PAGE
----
NIMBYism is surely a bipartisan phenomenon. It is not conservative opposition that has delayed the construction of windmills that would diminish the view from the Kennedy compound in Hyannis Port. Nor was it primarily the right that boosted entitlements until they crowded out public works.
And let's not forget Yucca Mountain in Nevada -- a project under way for decades that has already cost untold billions is being shuttered in no small part because environmentalists say that it won't be safe enough 10,000 years from now.
Much of the liberal intelligentsia is awash with nostalgia for the days when government got big things done. Economist Paul Krugman, who subscribes to the Keynesian fantasy that spending just a bit more money than is ever fiscally or politically possible is the answer to all of our woes, is beside himself that Christie won't pay whatever it costs to make Krugman's commute easier. His fellow New York Times columnist, Tom Friedman, dedicates dozens of columns a year to his envy of China, and more recently he praised Singapore for its willingness to spend huge sums on a string of Manhattan projects and Hoover Dams.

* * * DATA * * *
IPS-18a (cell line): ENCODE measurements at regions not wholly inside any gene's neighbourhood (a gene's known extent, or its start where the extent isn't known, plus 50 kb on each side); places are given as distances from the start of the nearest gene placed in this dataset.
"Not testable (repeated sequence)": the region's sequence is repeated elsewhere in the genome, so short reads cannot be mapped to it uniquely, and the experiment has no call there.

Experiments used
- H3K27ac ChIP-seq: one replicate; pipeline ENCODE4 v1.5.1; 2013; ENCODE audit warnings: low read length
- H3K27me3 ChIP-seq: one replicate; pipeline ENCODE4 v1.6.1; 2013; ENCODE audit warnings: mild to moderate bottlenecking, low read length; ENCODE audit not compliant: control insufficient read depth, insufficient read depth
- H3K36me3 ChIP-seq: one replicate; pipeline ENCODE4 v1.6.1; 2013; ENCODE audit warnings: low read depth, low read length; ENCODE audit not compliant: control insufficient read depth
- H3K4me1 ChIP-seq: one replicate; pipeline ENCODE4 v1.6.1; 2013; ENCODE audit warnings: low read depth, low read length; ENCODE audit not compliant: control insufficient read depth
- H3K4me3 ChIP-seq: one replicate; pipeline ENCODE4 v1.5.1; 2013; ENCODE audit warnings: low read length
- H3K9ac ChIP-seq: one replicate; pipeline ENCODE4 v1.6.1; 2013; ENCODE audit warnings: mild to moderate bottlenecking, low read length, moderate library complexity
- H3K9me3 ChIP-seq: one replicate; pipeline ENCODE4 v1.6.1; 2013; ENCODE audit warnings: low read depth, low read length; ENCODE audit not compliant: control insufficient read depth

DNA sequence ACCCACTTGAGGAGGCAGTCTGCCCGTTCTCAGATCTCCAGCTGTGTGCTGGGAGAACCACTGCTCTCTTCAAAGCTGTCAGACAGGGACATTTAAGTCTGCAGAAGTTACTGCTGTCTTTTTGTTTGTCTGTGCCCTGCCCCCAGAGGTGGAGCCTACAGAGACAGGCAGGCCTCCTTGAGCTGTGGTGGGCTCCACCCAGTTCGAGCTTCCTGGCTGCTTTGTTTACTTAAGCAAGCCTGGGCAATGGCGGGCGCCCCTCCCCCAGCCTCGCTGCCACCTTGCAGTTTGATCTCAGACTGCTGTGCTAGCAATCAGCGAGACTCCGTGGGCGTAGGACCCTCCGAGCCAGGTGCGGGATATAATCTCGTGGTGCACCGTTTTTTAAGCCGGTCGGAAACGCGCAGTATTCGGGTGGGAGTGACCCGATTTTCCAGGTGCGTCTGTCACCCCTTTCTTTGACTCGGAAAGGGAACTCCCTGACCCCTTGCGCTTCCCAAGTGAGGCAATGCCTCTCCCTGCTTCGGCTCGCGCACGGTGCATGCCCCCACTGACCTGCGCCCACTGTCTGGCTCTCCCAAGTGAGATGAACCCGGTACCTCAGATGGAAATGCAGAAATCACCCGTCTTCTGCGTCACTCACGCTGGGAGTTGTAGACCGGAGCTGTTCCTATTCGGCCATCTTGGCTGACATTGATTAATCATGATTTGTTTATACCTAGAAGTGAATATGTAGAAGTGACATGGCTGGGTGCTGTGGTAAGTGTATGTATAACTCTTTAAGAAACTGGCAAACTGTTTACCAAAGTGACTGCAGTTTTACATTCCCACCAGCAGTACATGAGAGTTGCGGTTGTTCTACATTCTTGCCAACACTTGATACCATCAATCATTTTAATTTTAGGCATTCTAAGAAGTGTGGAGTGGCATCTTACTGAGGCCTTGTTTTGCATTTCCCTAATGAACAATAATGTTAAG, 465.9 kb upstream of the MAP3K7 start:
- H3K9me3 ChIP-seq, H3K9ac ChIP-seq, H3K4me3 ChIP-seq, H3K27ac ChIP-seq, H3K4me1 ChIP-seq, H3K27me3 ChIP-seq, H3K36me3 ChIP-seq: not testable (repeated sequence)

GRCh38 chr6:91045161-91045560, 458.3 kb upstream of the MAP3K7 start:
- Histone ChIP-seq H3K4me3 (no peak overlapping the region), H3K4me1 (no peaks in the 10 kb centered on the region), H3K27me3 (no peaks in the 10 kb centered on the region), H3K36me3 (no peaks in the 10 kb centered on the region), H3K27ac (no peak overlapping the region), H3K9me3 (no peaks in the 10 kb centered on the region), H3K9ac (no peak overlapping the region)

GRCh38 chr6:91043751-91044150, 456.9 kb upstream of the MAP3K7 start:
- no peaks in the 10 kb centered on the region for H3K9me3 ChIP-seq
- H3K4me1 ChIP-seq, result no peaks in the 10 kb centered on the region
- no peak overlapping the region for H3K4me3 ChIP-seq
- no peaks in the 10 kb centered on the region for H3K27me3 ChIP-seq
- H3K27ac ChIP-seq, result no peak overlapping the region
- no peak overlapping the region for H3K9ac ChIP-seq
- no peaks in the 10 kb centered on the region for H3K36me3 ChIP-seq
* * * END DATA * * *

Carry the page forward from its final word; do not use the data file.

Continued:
Failure to indulge these building sprees is routinely blamed on the right's anti-government ideological dogmatism. The irony is that there's not that much ideological opposition to worthwhile public works projects. There's some, but most objections are much more consistent with the old-fashioned, country-club-style fiscal conservatism everyone claims to miss. The white elephants are just too expensive to build, and they often seem to be aimed at disguising wealth distribution, either to favored unions or to favored donors.
Taxpayers recognize this, which is why earmarks are a much bigger symbolic issue than they are an economic one.
Obama says there's no such thing as shovel-ready projects. But he has it wrong. There are projects perfectly ready for the shovels. It's the bureaucrats, activists and politicians who aren't ready to hand them out.
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